Stranded v Solid Wire

To the casual observer all electrical wire looks very much alike, but the reality is that, beneath the layers of insulation, most wires fall into one of two main categories – stranded or solid – each of which has its own distinct advantages and disadvantages.

 Solid wire, also known as single-strand wire or solid-core wire, consists of a single piece of metal wire. Stranded wire is created when a number of thin individual wires are wrapped or bundled together. Choosing the type of wire most suited to a particular project is usually a case of comparing the pros and cons of stranded v solid wire to see which one best meets a particular specification.

Solid wire is much less flexible than stranded wire. In applications that require the wire to move around, such as in a cable for a computer mouse or a connection in a robotic arm, stranded wire is used, as the repeated strain on a piece of solid wire can cause metal fatigue which will eventually cause the wire to break.

If an application requires little or no movement, such as using a wire to make a connection on a circuit board, then the preference is to use solid wire, as it is much easier to use in these sort of situations. While a solid wire requires only a single point of connection, the individuals strands of stranded wire can sometimes separate in this kind of application, potentially leading to a short circuit.

The greater the number of individual strands a piece of wire contains, the more flexible, break-resistant and stronger the wire is. For example, extension cords are made of stranded rather than solid wire, as this allows them to be bent or twisted on a regular basis without causing excessive stress on the wires inside. However, the more strands a wire contains, the higher the cost.

The minimum number of strands used in most applications is six. In this kind of wire, there will be once central strand surrounded by six others. Surrounding these seven strands with a complete circle of additional strands usually requires a further 12 lengths of wire, leading to a total of 19 strands. Other common values are 37 and 49, but as the diameter of a wire increases, the number of strands becomes less exact and varies from one piece of wire to another.

Wire with at least 49 strands is usually the minimum requirement for applications needing significant amounts of movement, whereas applications that require constant movement, such as the wires that connect a set of headphones to an audio jack, will usually utilise between 70 and 100 strands.

As well as being more flexible than a solid wire of the same thickness, stranded wire is a more effective conductor of electricity, as the total surface area of the individual wires is greater than that of a single piece of solid wire.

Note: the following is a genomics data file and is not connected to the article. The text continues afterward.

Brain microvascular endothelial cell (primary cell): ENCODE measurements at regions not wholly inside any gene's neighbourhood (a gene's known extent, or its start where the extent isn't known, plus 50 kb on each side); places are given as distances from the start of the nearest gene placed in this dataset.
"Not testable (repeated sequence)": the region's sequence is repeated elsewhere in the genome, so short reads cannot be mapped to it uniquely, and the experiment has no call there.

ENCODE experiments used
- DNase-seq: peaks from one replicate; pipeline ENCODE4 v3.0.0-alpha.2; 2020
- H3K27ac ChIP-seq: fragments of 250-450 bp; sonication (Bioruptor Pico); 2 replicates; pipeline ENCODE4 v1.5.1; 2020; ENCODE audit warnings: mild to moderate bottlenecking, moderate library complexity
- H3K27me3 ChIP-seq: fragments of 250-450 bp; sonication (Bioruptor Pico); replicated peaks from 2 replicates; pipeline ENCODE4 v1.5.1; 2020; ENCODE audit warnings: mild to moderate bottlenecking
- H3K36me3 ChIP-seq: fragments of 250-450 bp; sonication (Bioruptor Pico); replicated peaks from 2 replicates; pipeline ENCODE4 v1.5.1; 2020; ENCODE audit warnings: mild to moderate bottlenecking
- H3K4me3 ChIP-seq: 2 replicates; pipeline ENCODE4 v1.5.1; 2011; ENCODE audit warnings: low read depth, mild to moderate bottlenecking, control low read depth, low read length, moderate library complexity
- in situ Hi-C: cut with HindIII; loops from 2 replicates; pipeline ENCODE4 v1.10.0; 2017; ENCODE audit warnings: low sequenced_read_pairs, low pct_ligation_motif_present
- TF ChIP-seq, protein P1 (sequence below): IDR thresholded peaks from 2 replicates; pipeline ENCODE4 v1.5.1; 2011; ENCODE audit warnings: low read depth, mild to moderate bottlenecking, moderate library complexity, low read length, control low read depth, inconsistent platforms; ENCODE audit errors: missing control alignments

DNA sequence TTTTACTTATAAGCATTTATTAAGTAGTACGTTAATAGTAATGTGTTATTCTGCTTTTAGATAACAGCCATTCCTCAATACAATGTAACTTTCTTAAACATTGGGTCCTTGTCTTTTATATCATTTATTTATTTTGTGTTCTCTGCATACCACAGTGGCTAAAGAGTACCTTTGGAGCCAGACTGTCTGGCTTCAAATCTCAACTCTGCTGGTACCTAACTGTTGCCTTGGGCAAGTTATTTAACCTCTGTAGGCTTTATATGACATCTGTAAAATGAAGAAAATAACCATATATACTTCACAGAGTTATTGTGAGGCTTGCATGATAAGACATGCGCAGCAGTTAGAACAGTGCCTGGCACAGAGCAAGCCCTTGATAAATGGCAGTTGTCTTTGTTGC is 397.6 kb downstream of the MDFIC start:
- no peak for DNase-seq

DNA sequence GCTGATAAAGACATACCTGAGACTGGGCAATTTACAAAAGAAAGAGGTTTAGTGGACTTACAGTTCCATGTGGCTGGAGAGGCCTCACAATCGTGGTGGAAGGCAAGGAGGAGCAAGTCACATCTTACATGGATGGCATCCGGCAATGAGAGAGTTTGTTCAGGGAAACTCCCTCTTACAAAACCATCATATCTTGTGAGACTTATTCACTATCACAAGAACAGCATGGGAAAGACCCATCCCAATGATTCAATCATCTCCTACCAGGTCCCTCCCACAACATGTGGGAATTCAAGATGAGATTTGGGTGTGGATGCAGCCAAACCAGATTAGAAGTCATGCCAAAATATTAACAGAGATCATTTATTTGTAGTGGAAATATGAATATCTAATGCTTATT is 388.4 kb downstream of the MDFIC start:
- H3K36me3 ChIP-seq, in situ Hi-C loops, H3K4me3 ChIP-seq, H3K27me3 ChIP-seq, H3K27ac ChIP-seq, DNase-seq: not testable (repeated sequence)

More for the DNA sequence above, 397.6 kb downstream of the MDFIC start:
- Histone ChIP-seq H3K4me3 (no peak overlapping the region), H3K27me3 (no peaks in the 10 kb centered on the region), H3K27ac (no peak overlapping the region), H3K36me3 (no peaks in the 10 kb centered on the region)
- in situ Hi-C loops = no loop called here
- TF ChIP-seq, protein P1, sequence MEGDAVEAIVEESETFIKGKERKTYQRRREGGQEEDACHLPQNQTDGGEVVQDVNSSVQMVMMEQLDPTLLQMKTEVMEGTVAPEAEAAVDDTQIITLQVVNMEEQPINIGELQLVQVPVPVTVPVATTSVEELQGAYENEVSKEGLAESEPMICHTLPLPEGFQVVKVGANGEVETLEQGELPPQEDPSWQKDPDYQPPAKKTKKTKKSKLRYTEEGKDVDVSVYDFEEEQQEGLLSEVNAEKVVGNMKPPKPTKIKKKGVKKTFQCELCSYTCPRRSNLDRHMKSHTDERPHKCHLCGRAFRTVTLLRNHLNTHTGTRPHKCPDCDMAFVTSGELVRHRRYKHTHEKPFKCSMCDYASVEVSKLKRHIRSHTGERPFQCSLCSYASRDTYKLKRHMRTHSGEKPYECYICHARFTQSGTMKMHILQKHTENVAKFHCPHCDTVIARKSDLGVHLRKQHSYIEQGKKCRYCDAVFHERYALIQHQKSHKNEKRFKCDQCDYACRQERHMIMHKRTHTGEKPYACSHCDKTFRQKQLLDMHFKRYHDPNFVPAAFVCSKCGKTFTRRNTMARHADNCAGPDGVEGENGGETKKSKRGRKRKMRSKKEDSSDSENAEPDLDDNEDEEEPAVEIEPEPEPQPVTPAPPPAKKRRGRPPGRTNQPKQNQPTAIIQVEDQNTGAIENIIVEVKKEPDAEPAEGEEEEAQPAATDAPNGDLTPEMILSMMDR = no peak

The overall diameter of a length of stranded wire is larger than that of a length of similarly sized length of solid wire, as an allowance needs to be made for air trapped between the strands and the fact that more insulation is needed to provide full protection. This size difference may make stranded wire impractical for some applications.

Although all wires will transmit electricity effectively and can be used for both commercial and residential applications, an electrician will first determine the appropriate gauge of wire to use and then decide on the type of metal before considering the advantages of stranded v solid wire.

Stranded wire may be more flexible and far more durable when it comes to vibration, but it generally has a larger diameter and costs more to manufacture. This is especially the case when it comes to wire with a very large number of strands.

Solid wire is better suited to applications that require a high level of protection against corrosion. For this reason, outdoor applications where there is a possibility that wire may be exposed to the elements or corrosive materials, such as the connections within a car engine, are better served with solid rather than stranded wire.

In order to reduce the additional diameter of stranded wire – a factor which may make it unsuitable for some applications – it is possible during the manufacturing process to compact or compress stranded wire before the insulation layer is applied.

This compression process requires the wires to be cold-formed in order to reduce the diameter of the individual strands to as little as possible. The air is then squeezed out of the spaces between the strands. Separation between the strands needs to be maintained, however, if the length of stranded wire is to retain its flexibility and durability.

This additional processing means that stranded wire is significantly costlier to manufacture than solid wire. Other considerations include various electromagnetic effects, which can either reduce the amount of power a length of wire can carry or lead to greater levels of electrical interference. The nature of these effects vary depending on whether stranded or solid wire is used.

Although it may be tempting to use solid wire to save money in a particular project or application, the fact that solid wire can prove to be less durable means that the potential cost of replacing all the wiring needs to be factored in. In many cases, the use of solid wire may turn out to be a false economy, and stranded wire could prove to be far more cost-effective in the long run.

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